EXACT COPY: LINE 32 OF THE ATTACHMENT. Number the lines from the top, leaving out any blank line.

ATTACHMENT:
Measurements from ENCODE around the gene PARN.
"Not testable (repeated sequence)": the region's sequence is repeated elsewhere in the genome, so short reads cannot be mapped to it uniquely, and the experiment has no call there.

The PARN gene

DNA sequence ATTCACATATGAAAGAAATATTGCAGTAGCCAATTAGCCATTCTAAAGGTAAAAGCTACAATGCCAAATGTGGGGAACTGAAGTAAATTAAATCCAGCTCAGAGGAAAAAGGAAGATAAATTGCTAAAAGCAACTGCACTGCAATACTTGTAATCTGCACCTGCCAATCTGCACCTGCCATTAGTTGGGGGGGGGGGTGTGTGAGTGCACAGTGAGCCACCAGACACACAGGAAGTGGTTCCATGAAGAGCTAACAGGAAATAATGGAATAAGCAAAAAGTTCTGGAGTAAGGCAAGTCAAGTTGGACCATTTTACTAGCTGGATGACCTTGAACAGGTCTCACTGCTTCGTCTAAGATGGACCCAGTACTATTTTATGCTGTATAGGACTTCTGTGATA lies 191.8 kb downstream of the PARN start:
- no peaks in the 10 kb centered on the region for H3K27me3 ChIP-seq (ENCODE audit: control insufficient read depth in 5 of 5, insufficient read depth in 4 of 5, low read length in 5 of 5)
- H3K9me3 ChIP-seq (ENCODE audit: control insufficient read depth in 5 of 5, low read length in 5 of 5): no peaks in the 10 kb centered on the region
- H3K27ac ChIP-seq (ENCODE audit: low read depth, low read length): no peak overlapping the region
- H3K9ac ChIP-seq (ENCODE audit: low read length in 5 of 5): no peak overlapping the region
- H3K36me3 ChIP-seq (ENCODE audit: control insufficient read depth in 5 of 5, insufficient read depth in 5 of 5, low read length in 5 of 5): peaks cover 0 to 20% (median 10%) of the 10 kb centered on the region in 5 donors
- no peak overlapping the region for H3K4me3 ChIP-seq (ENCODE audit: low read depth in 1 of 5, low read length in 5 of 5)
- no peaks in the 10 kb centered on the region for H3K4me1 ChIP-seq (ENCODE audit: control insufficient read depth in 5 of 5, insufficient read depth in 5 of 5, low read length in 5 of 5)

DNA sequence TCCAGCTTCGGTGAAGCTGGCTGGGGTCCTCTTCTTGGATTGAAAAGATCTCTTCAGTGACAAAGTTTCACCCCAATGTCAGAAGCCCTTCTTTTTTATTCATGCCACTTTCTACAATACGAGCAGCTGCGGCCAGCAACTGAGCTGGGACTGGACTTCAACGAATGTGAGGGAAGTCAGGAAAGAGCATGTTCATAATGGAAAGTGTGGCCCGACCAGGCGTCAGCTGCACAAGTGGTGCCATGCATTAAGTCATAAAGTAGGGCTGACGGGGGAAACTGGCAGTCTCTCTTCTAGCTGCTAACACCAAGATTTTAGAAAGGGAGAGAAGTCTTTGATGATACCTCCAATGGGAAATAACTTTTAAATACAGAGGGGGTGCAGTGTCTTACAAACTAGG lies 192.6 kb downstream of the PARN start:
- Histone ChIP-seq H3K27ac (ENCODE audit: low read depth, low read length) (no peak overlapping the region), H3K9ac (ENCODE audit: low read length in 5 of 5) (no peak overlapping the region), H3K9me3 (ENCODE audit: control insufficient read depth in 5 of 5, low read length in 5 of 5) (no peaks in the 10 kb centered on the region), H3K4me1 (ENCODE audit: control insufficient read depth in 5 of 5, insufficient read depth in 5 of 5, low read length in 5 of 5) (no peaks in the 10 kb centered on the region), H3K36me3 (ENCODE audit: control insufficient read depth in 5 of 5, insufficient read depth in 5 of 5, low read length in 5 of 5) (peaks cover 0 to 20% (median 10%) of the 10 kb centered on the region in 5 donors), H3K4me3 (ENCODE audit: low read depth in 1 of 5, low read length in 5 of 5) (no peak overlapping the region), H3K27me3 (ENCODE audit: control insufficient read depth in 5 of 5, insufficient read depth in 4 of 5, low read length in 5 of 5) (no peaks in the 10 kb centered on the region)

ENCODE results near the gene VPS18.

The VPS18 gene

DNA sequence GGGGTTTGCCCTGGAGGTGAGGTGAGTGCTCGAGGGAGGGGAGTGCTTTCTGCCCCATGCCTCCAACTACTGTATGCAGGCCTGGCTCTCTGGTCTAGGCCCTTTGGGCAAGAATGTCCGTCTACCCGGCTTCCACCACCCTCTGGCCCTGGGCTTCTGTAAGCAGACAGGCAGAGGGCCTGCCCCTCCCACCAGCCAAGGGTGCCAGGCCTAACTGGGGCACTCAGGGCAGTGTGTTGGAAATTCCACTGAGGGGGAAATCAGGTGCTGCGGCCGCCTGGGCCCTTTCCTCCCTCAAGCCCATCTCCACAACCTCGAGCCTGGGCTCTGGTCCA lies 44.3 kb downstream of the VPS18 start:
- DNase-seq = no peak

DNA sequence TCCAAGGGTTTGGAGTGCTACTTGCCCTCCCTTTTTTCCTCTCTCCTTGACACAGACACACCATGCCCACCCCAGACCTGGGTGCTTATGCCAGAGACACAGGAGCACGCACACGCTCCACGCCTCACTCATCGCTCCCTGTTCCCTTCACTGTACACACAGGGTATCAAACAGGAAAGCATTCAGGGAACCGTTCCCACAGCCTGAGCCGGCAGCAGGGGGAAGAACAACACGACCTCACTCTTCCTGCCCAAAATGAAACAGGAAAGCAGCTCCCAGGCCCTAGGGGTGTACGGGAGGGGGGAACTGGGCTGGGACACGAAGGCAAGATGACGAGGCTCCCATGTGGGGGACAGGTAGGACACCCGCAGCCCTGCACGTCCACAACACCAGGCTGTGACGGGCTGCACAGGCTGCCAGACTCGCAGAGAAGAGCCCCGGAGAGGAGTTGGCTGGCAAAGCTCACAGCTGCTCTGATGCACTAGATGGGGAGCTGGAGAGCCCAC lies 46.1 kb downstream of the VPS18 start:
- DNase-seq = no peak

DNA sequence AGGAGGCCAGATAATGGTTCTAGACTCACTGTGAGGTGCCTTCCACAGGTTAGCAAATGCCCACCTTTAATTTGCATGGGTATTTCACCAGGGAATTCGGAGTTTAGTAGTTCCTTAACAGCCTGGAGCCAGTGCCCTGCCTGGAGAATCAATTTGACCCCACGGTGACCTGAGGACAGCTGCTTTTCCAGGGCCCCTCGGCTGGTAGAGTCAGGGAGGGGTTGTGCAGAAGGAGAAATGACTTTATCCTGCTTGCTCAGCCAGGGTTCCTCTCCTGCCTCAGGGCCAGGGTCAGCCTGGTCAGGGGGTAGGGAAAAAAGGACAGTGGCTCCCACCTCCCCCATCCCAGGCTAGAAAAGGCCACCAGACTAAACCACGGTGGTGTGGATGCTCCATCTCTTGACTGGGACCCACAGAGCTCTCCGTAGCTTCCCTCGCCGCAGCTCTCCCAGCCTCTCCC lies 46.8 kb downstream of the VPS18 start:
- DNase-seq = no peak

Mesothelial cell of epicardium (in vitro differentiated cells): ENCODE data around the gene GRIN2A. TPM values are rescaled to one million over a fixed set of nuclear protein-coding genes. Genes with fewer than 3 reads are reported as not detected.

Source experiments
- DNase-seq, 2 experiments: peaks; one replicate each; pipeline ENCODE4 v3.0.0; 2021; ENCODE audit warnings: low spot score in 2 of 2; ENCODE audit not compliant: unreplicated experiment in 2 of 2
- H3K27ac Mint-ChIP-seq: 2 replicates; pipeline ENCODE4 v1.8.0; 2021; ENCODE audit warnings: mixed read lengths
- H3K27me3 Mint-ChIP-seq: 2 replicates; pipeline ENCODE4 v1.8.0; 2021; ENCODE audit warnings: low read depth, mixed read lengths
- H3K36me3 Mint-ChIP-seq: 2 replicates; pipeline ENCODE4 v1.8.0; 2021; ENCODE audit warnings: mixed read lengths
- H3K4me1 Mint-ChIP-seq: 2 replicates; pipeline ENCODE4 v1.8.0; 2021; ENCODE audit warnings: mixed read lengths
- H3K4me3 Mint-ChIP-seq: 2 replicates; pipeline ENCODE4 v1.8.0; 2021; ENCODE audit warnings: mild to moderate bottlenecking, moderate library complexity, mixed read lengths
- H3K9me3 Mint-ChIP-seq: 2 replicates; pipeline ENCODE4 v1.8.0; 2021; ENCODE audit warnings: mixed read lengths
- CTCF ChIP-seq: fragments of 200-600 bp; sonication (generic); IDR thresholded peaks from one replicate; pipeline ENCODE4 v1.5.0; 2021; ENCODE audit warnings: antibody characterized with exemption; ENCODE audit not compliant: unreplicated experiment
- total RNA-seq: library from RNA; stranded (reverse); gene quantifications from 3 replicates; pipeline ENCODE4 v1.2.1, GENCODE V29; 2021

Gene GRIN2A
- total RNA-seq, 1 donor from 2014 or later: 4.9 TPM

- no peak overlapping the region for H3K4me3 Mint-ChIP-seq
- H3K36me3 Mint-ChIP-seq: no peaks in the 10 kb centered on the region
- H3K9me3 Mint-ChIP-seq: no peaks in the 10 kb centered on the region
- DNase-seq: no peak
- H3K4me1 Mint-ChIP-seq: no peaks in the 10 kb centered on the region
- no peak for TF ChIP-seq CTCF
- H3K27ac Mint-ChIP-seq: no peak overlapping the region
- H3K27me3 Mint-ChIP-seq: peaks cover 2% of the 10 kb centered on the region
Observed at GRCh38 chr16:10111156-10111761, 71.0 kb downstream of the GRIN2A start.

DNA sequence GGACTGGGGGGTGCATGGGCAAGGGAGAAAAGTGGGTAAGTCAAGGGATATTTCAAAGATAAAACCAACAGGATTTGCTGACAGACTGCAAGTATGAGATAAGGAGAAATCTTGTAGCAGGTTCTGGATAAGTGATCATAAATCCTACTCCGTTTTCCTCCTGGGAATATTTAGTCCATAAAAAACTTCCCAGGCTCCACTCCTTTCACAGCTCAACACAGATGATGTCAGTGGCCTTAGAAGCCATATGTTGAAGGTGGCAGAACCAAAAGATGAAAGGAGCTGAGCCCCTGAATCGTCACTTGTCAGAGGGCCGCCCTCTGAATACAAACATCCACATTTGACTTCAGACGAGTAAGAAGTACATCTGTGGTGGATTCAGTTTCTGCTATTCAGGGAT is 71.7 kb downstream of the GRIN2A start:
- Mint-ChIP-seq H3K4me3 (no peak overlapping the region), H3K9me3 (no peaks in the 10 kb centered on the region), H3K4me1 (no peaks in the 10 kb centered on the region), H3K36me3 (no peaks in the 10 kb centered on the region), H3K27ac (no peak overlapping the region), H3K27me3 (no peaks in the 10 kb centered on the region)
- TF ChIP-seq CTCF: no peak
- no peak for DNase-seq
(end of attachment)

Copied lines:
- total RNA-seq: library from RNA; stranded (reverse); gene quantifications from 3 replicates; pipeline ENCODE4 v1.2.1, GENCODE V29; 2021